The act has not only failed low-income, undocumented immigrant populations but, according to its critics, was designed to do so. It was widely criticized for denying financial relief to American citizens who are married to undocumented taxpayers and file taxes jointly, but in immigrant communities such as Freehold’s, it was a slap in the face to undocumented taxpayers because it excluded their dependent children who are American citizens. This exclusion of “mixed-status” families is particularly egregious because, in addition to denying relief to their American children, the CARES Act effectively penalizes undocumented workers for their compliance with federal law and for acting in good faith to document their residency in this, their adopted country.
Meanwhile, local health workers and activists have struggled to assuage stigma around the virus. Health educator Angelica Espinal-Garcia found herself advising concerned employers and encargados—middlemen who rent apartments to workers who live in shared spaces—against evicting sickened workers. Since encargados are not the actual homeowners, they can get away with charging high rents—as much as $500 per room—and can take over their renters’ lives, even holding their mail until the rent is paid. Even with the federal eviction moratorium in place, workers are afraid to come out and self-identify, she said. “They’re afraid of the police, of being fired.” One infected worker was told to move out within a week by his encargado, who feared he would infect other tenants. Casa Freehold had to intervene to prevent the eviction.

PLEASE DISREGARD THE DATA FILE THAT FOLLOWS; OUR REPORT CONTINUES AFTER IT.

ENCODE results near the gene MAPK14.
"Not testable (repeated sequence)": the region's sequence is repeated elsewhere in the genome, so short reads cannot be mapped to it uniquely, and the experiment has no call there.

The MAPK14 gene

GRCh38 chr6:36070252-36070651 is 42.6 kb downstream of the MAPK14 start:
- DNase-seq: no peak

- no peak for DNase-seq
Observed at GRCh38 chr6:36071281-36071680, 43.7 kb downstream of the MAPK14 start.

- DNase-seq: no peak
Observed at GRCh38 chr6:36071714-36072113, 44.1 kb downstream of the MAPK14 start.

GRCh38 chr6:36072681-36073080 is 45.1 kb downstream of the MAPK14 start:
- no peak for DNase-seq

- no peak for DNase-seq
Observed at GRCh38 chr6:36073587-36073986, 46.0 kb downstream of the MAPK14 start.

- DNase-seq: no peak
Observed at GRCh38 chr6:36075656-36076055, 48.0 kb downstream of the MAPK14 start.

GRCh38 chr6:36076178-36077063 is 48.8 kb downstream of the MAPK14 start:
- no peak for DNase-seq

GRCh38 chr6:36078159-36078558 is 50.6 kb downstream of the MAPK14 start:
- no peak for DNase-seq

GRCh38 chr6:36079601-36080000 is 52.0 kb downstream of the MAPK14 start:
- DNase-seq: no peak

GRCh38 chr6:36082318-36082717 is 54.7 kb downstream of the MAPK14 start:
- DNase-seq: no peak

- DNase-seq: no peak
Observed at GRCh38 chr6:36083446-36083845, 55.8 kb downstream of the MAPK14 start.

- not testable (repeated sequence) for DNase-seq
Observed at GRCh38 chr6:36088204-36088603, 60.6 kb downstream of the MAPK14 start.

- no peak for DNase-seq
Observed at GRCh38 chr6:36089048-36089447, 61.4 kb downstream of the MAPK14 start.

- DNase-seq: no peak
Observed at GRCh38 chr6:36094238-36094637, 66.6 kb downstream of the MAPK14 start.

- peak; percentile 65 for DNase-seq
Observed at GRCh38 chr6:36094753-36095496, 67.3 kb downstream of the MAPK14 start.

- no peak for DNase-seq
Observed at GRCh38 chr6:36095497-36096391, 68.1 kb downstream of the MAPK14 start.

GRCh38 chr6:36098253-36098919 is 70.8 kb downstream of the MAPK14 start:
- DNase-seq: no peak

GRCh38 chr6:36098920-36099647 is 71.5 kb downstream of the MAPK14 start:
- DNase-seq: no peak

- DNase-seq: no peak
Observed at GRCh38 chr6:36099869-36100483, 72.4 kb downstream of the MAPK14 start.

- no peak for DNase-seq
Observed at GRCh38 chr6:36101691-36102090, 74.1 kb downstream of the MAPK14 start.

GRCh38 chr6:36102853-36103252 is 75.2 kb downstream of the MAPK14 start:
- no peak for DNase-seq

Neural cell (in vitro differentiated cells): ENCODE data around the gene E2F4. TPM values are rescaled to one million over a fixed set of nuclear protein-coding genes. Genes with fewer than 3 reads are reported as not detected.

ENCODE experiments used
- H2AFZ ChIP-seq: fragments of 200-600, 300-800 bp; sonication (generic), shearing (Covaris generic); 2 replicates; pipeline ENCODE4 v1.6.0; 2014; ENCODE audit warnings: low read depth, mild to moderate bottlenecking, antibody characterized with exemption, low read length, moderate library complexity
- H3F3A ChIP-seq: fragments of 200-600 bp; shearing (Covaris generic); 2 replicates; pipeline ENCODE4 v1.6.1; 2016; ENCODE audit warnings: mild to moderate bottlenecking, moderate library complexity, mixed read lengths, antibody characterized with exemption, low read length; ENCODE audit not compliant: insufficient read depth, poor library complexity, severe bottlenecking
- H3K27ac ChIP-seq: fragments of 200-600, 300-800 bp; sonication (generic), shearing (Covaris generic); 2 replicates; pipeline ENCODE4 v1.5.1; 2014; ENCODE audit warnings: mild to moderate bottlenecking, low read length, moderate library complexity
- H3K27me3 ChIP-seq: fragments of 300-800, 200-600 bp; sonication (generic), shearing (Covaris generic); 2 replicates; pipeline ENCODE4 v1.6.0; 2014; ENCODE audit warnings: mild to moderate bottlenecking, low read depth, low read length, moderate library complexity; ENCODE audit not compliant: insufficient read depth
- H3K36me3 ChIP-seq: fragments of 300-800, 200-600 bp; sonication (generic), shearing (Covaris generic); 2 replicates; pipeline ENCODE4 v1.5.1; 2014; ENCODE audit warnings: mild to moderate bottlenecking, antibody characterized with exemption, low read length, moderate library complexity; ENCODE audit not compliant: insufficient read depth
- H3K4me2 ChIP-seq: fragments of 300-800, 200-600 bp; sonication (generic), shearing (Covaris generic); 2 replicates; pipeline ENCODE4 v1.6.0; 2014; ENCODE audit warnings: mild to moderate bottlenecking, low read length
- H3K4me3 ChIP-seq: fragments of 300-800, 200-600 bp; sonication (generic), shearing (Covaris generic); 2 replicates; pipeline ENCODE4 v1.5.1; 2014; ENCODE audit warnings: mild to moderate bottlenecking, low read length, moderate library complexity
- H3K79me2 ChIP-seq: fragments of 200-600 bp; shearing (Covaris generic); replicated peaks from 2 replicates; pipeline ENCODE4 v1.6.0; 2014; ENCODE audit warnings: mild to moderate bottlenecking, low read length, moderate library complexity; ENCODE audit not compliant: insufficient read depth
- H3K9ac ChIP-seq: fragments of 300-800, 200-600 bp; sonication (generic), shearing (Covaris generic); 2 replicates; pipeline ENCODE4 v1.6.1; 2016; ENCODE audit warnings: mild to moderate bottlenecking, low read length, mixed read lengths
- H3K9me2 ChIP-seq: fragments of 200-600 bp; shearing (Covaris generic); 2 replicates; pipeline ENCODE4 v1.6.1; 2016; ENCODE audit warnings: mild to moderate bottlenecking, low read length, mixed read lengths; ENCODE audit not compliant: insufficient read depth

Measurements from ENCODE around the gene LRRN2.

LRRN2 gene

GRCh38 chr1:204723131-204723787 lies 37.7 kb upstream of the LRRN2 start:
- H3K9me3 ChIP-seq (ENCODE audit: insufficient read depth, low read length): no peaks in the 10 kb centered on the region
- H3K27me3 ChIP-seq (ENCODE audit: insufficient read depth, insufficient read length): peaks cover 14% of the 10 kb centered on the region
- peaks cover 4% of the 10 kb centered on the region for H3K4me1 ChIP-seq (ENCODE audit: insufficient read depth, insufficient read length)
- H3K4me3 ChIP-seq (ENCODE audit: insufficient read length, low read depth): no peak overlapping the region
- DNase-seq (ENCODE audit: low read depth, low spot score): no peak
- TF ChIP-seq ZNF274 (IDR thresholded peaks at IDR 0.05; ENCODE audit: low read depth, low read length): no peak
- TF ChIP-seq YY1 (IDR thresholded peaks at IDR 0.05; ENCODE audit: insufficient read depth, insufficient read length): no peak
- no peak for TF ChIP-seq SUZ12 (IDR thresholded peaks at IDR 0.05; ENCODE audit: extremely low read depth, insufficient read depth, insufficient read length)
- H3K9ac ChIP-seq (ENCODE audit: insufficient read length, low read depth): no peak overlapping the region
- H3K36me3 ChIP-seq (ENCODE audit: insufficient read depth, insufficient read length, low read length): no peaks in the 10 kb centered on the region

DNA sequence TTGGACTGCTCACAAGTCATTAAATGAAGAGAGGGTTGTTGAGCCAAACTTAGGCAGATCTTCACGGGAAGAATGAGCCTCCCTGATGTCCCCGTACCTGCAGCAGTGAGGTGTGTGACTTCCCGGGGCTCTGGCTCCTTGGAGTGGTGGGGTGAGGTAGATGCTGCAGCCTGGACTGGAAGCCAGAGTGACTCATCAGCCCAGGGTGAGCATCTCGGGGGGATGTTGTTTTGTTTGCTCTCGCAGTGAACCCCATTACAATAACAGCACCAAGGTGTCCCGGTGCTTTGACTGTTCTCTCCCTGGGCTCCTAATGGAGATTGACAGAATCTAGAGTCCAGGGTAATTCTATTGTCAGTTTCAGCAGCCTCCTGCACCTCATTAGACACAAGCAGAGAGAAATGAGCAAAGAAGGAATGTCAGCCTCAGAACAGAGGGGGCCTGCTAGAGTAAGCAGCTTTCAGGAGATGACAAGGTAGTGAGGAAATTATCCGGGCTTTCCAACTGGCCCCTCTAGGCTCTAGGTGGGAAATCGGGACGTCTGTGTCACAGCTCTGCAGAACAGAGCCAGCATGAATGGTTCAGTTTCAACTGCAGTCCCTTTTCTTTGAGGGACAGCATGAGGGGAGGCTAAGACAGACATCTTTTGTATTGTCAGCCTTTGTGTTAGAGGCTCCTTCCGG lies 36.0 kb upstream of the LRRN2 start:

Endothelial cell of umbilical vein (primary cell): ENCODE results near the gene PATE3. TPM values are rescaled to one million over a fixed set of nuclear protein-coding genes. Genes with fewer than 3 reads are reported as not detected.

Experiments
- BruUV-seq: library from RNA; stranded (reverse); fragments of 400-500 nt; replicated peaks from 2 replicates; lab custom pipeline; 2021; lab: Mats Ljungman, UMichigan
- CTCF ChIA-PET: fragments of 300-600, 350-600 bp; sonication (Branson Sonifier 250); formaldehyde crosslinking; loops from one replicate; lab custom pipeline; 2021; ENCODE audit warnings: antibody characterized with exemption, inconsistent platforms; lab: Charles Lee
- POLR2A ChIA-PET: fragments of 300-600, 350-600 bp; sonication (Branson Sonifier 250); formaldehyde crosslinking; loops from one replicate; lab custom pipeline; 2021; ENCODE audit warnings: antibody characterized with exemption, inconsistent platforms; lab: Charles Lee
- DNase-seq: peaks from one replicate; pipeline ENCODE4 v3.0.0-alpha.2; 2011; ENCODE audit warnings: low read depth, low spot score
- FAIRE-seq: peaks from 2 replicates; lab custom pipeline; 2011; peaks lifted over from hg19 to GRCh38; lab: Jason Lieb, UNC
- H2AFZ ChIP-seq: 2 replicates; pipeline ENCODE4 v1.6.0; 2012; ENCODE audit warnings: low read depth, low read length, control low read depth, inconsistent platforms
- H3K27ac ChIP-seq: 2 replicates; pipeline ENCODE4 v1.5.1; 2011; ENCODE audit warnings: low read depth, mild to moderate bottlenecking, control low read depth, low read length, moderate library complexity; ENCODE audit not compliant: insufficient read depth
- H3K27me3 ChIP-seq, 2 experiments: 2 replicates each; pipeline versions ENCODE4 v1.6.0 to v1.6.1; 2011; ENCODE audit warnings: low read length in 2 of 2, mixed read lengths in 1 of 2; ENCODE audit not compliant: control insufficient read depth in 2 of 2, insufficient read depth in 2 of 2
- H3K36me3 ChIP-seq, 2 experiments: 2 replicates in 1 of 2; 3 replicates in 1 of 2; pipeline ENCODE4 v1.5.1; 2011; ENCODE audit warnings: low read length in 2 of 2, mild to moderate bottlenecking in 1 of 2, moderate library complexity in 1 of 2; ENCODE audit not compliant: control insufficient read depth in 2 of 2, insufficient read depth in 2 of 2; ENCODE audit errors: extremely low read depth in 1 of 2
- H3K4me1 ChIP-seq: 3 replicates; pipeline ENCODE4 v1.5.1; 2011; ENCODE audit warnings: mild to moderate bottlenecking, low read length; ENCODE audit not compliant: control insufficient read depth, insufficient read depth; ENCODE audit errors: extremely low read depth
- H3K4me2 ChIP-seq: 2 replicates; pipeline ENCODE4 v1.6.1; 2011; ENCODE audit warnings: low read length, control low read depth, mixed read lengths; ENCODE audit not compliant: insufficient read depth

Men usually wire money on a monthly basis to their families back home from the local 6/12 store. Its owner told me that since the pandemic, the number of men coming in to do so has dropped; instead, in April and May, many came in to collect money that their families wired to them. He’s never seen this happen on such a scale. In the parking lot where the workers gather, I watched a car pull in and a group of young workers scramble to get in, ignoring an activist handing out free masks; the promise of paid work far outweighed the threat of the virus.
Oscar J. arrived in Freehold in 2007 from Mexico City. He crossed over to the United States over eight days, walking through the desert, leaving his then-wife and two children behind in Mexico City. His daughter was 12 and his son 10, and he has not seen them since (he is now remarried).
For years, he worked for various construction crews, and in 2019, he began working independently. “I always liked my job, the people I worked with liked my work. I wanted to depend on myself, since I am good at what I do,” he said. In early March, he began feeling ill and had trouble breathing. A week later, feeling very weak, he went to CentraState Medical Center in Freehold, where he was diagnosed with Covid-19. He was admitted and kept in isolation, and because he has type-2 diabetes, he was at higher risk for severe illness from the virus—at one point he had to be intubated. He learned about the lockdown and the surge of the pandemic in New Jersey from television screens in hospital.